– Josh Forgét

Sources: The CIA World Factbook, The World Bank
Photo: Tico Times

Poverty in Guyana remains a problem. Guyana is a small country located in Northern South America that borders Venezuela, Brazil, and Suriname. Initially a Dutch colony in the 17th century, Guyana came under British control in 1815. The British first used African slave labor to man their sugar plantations, but slavery was finally abolished in 1834. The abolition of slavery in Guyana led former slaveholders to import indentured servants from India, maintaining ethnic and socioeconomic divisions in the colony. Though Guyana achieved independence from the U.K. in 1966, the country is still experiencing the aftereffects of its colonial background.

Societal Divisions in Guyana
Today, approximately three quarters of Guyana’s population descends from slave or indentured servant populations. 43.5% of Guyana’s population is of East Indian descent, and 30.2% is of African descent. These dominant ethnic groups frequently clash, backing ethnically based political parties and voting almost entirely along ethnic lines. Roughly 43% of Guyana’s population lives below the poverty line, with indigenous people comprising the biggest fraction of those affected.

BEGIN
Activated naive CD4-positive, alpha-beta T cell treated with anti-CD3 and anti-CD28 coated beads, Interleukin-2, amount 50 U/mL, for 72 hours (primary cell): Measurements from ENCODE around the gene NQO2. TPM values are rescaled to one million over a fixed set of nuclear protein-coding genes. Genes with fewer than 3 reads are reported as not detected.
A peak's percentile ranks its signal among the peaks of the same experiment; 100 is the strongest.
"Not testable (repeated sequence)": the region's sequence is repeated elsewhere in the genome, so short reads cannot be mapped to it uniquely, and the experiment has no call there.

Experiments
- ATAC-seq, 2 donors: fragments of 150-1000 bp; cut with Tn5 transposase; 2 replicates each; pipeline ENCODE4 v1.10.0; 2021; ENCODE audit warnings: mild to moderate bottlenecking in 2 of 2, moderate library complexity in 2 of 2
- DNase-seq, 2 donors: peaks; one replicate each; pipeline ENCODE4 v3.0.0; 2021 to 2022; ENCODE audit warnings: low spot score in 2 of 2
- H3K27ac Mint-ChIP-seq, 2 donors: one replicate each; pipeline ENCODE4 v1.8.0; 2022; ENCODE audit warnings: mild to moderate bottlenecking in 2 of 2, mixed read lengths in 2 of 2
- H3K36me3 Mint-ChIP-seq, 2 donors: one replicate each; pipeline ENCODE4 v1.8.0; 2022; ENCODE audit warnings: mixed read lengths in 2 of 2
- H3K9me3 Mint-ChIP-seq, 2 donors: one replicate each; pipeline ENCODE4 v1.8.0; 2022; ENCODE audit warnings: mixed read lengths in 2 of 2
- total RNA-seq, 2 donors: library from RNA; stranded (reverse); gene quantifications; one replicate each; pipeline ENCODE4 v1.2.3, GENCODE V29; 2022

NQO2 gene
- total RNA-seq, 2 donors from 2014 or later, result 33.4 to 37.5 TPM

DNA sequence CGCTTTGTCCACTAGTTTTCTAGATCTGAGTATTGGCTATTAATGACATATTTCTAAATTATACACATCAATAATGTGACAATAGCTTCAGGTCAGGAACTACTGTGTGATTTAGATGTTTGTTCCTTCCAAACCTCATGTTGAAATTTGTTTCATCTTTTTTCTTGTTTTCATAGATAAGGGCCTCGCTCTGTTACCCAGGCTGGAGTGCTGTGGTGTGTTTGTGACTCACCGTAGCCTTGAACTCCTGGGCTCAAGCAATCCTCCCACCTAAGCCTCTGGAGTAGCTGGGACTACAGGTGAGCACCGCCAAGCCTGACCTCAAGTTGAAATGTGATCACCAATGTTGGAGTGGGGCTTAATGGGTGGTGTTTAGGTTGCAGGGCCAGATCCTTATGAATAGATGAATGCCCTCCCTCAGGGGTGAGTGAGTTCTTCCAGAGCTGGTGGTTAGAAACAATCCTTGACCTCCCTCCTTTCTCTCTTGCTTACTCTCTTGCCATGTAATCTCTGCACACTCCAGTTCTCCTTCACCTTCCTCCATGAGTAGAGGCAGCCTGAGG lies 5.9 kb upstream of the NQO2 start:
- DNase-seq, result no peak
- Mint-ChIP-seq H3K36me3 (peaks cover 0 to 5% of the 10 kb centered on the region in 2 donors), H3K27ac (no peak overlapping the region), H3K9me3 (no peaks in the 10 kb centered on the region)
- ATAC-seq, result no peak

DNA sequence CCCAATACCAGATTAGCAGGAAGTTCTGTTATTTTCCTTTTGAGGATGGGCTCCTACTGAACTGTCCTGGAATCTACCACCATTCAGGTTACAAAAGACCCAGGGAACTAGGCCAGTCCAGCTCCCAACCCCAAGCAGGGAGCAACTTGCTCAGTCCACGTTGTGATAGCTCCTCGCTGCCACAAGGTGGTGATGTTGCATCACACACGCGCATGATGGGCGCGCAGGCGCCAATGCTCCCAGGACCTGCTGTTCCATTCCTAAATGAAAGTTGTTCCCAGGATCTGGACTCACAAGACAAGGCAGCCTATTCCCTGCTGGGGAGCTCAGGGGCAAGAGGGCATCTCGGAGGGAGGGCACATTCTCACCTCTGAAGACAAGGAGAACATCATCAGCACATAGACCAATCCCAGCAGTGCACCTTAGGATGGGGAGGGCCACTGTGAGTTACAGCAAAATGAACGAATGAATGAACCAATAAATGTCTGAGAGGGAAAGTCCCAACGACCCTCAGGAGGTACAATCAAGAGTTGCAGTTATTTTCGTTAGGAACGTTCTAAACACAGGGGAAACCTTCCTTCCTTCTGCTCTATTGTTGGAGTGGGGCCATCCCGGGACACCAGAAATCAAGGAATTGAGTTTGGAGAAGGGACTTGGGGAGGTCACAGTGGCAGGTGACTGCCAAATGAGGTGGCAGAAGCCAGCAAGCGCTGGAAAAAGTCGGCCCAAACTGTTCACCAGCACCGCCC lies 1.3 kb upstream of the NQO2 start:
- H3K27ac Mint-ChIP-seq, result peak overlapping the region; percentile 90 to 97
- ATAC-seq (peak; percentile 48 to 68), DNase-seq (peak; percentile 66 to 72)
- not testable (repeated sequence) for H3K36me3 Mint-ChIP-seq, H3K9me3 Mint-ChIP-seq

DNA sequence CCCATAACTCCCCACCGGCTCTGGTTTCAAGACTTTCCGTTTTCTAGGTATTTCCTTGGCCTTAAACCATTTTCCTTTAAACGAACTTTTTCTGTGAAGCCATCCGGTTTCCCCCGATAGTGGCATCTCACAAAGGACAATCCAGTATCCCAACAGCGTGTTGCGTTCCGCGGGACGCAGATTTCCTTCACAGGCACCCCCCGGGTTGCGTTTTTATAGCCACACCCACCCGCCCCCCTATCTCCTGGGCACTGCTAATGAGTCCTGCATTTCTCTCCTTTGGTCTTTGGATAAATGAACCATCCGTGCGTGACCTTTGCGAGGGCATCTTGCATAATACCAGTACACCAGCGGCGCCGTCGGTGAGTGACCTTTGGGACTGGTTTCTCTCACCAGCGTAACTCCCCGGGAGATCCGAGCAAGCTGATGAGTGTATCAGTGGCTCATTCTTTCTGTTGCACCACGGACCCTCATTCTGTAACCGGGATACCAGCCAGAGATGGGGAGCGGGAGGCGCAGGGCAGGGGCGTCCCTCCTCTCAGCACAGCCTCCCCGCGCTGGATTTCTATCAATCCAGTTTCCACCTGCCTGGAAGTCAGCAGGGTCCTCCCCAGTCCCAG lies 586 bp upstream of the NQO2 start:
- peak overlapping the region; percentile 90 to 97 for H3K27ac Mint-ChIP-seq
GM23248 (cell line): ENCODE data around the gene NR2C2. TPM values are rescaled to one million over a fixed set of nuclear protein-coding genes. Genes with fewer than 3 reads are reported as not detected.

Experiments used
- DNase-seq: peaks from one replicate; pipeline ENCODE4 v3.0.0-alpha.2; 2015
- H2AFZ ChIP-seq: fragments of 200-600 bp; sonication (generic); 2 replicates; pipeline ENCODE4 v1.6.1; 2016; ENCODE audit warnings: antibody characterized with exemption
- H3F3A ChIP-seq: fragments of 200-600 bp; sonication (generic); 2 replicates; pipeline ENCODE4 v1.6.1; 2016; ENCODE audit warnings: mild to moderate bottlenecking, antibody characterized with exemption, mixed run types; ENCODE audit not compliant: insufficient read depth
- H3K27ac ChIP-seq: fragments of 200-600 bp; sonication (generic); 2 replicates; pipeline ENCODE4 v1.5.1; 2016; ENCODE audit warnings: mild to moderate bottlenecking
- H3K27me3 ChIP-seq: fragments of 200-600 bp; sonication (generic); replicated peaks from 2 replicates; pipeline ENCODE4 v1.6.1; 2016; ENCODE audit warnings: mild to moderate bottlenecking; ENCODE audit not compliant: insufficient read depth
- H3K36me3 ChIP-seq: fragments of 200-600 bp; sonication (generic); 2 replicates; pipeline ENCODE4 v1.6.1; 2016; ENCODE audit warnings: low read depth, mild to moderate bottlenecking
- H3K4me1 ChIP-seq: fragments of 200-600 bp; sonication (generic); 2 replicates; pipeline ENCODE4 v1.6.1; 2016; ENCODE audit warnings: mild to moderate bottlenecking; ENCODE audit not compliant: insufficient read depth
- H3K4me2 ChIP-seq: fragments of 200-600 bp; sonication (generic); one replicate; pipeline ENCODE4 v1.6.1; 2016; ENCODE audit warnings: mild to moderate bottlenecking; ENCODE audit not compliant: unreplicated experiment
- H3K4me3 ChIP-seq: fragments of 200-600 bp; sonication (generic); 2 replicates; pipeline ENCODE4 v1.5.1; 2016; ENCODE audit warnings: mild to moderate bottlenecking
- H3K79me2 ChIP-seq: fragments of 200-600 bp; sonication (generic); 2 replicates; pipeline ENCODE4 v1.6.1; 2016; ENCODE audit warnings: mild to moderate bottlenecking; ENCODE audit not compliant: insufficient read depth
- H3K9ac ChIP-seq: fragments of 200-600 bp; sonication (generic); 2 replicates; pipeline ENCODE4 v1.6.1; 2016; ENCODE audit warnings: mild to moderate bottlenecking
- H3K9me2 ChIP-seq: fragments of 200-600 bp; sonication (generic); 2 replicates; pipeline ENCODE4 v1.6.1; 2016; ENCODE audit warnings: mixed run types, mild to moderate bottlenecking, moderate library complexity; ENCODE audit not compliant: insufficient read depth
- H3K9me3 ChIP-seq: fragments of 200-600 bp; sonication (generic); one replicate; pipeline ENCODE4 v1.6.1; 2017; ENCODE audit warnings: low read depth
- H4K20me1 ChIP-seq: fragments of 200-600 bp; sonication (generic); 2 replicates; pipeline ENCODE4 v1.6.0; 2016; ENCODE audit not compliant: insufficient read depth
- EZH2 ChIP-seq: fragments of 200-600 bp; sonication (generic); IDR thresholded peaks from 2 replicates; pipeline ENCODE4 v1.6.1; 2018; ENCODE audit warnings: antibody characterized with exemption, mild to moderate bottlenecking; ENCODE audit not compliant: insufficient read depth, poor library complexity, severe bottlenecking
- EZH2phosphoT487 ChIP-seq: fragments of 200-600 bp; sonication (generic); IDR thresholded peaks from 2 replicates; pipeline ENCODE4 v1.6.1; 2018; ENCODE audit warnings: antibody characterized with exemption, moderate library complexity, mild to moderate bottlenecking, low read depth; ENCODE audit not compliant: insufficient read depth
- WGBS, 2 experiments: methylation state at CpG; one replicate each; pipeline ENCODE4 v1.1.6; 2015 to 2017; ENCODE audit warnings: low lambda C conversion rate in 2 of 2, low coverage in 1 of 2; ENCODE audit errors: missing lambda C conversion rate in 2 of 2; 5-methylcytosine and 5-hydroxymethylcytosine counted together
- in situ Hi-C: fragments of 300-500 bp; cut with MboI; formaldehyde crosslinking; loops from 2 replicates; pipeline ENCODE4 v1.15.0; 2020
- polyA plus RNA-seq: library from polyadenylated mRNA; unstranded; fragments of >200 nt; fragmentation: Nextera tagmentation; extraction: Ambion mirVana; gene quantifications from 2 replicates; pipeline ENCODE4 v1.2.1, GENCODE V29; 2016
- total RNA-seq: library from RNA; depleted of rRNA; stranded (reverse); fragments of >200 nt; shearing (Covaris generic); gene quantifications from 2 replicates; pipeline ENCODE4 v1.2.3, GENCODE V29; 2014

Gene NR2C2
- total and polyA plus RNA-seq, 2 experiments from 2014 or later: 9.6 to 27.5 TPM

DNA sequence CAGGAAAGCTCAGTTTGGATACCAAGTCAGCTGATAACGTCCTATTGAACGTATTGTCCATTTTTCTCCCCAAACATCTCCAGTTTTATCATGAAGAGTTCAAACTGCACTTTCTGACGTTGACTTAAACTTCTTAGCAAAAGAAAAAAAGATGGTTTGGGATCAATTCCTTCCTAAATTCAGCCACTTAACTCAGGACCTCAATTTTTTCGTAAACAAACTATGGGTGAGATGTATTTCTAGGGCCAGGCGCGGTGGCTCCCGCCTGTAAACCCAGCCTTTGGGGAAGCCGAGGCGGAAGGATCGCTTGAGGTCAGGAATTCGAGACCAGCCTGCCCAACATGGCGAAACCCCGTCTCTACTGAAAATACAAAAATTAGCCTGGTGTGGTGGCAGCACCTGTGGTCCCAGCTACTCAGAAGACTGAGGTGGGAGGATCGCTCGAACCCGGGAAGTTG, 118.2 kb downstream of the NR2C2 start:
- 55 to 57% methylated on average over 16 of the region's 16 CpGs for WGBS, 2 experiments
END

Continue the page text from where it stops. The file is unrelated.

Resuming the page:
Education and Economy
Though Guyana reports a literacy rate of 91.8%, the poor quality of education and teacher training combined with its suffering infrastructure contribute to a much lower level of functional literacy for most of the population.

Guyana’s emigration rate is also one of the highest in the world, with 55% of its citizens living abroad. The country is one of the largest recipients of remittances relative to GDP out of Latin American and Caribbean countries. 80% of Guyanese citizens with tertiary degrees have left the country, depriving those living in Guyana of invaluable services, including healthcare.